1. Sudden Crisis
Sudden crises are uncontrollable. They happen and catch the organization’s stakeholders off guard. The best examples of sudden crises are natural disasters that occur unexpectedly and without warning.
2. Smoldering Crisis
Just like a smoldering fire, smoldering crises start slowly and quietly with a few to no signals at all. They move in phases, and each stage must be contained and tackled in time before it develops into a greater crisis and eventually evolves into a major disaster. An illustration of such crises is that of toxic work behavior that eventually leads to turning the whole company culture sour.
Crisis Management Plan
To counter any looming crisis, a proper process and plan must be used for effective crisis management. A crisis management plan is a documented outline of a process to follow for an organization to respond effectively to a crisis.
Crisis management planning will focus mainly on building infrastructures that help the company negate possible risks and how to respond to crises should they occur. It also involves the organization’s workforce and the crisis management team in testing the methods and having regular internal training on the processes.
The following guidelines are recommended for establishing good crisis management plans:
Identify an individual from your workforce to take over the crisis management role as a manager. Or, you can employ a professional crisis manager who can help you in planning crisis management processes.
Initiate frequent training and refresher courses on handling crises. Drills and practice operations must frequently take place to keep refreshing stakeholders on emergency responses to crises.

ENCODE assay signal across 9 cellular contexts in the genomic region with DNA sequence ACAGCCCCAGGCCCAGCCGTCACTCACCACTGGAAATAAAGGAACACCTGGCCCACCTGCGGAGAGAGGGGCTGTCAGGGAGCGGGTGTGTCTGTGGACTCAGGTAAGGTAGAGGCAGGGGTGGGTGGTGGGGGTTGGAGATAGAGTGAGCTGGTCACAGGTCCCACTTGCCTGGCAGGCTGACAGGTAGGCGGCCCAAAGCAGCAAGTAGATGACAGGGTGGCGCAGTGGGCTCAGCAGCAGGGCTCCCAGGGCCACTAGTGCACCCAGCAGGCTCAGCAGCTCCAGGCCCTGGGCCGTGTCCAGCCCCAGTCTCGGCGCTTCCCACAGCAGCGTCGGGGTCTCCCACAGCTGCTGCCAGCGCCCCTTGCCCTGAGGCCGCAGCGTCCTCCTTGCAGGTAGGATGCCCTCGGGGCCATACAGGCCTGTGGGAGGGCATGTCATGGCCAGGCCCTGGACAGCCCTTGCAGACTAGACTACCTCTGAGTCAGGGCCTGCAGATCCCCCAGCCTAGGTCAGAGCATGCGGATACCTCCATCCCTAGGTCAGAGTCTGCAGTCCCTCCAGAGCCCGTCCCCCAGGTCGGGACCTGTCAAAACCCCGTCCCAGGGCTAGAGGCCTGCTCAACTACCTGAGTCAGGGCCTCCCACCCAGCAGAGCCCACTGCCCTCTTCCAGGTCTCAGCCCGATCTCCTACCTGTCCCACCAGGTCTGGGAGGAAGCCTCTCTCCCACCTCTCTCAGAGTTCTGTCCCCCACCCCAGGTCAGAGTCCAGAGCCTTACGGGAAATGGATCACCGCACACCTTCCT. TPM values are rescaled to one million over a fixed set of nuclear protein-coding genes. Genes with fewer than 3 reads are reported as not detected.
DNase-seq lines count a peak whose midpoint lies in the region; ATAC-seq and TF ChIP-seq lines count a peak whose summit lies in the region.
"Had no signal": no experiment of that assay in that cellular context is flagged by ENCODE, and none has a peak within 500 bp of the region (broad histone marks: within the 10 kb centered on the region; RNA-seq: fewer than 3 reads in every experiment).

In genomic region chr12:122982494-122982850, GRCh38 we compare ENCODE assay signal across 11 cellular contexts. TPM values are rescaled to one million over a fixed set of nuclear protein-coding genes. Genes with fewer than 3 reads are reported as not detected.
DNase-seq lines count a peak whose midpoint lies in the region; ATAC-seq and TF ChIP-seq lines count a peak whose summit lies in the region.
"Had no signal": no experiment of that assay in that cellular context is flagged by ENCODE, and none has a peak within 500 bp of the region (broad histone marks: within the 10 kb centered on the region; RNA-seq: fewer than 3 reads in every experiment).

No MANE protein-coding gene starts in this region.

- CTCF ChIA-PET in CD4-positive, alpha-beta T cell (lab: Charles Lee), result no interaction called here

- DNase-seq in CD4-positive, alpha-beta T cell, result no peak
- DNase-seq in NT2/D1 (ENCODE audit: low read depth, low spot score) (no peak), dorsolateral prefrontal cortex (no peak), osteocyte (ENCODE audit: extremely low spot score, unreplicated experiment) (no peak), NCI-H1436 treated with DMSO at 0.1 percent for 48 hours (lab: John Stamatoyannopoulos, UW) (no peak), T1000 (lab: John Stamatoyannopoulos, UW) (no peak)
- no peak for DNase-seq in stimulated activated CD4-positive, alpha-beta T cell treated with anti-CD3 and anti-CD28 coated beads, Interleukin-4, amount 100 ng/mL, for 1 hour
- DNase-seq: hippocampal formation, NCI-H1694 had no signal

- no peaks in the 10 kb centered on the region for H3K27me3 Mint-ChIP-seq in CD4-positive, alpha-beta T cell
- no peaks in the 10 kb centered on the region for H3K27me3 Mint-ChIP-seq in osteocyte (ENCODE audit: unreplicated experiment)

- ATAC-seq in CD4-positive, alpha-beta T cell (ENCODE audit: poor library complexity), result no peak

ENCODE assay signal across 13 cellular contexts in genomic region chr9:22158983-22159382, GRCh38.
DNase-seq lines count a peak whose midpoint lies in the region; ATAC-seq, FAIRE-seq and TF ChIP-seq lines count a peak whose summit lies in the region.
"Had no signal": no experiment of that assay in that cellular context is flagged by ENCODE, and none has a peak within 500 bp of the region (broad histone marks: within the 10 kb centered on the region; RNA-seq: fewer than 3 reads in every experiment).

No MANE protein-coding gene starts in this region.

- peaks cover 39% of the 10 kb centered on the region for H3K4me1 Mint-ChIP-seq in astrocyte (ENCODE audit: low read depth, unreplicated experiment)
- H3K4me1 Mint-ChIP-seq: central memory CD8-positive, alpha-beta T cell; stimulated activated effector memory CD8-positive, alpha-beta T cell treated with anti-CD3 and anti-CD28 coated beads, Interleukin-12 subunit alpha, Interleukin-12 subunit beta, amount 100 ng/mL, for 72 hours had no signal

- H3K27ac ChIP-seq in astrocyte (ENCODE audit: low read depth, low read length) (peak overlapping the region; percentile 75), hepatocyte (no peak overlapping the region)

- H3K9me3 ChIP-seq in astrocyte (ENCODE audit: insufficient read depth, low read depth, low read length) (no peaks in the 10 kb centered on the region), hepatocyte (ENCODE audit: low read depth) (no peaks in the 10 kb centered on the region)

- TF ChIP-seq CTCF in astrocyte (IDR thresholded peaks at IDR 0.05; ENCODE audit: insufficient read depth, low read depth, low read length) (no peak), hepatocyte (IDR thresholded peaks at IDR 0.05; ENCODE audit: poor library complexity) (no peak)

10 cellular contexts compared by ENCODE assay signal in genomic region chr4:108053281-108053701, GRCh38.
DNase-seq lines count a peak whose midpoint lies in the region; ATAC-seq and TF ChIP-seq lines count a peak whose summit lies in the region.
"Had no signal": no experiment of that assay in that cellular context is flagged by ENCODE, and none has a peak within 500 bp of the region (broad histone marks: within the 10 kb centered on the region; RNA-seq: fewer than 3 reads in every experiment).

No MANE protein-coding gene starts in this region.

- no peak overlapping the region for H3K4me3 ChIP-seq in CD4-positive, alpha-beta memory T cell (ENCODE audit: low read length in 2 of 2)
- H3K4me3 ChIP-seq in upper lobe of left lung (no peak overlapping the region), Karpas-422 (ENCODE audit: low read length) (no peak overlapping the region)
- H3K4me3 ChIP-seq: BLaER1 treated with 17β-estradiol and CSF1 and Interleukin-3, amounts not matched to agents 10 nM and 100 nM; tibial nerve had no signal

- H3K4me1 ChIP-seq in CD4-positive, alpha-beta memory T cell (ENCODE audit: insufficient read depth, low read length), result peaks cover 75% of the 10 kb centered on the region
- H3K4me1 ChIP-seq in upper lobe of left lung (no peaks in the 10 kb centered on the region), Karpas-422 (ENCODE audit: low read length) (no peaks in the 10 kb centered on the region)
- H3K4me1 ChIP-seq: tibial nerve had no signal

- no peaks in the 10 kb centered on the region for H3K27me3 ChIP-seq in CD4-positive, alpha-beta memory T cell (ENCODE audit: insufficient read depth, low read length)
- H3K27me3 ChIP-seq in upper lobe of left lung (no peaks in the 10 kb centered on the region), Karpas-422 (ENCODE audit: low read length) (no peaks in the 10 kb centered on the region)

Form a crisis team to work under the leadership of a crisis manager. When a crisis occurs, this is the team that should be able to respond quickly. A veteran of several training sessions and drills for such occurrences, it is expected to be on the frontline in directing other stakeholders on what to do and where to assemble to avoid further damage.
Planning responses and crisis management processes for various potential crises is highly recommended. It takes several approaches and processes to address different crises.
Initiate systems that can effectively monitor or detect foreseeable crises signals early enough in order to tackle the situation before it gets out of hand. Examples of such systems are smoke detectors that can detect potential fire long before it gets out of hand.
Provide a list of key persons in case of a crisis and their contact information. The contact information must be displayed where anyone can see it and easily access them.
Identify the ground person to be notified immediately when a crisis occurs. Apart from a crisis manager, there must be a coordinating person among employees who possesses first-hand news on a looming crisis. This should be a person who can be trusted by his colleagues with vital information during any suspected crisis.
Identify a central point where employees can assemble and the exit points to use in case of a crisis. Emergency exit doors with ease of opening them must be labeled well and an emergency central gathering place identified and properly labeled as well.
Regular testing of the crisis management process and emergency equipment and updating them frequently or as needed.
In any organization, whether it is small or large, problems or dangers are bound to happen that can disrupt the smooth operations or affect it negatively. The organizational hazards, which can occur unexpectedly and drastically, are capable of causing immense harm to its workforce or stakeholders. Such occurrences can be defined as crises, and it is essential to manage them with efficiency and tact.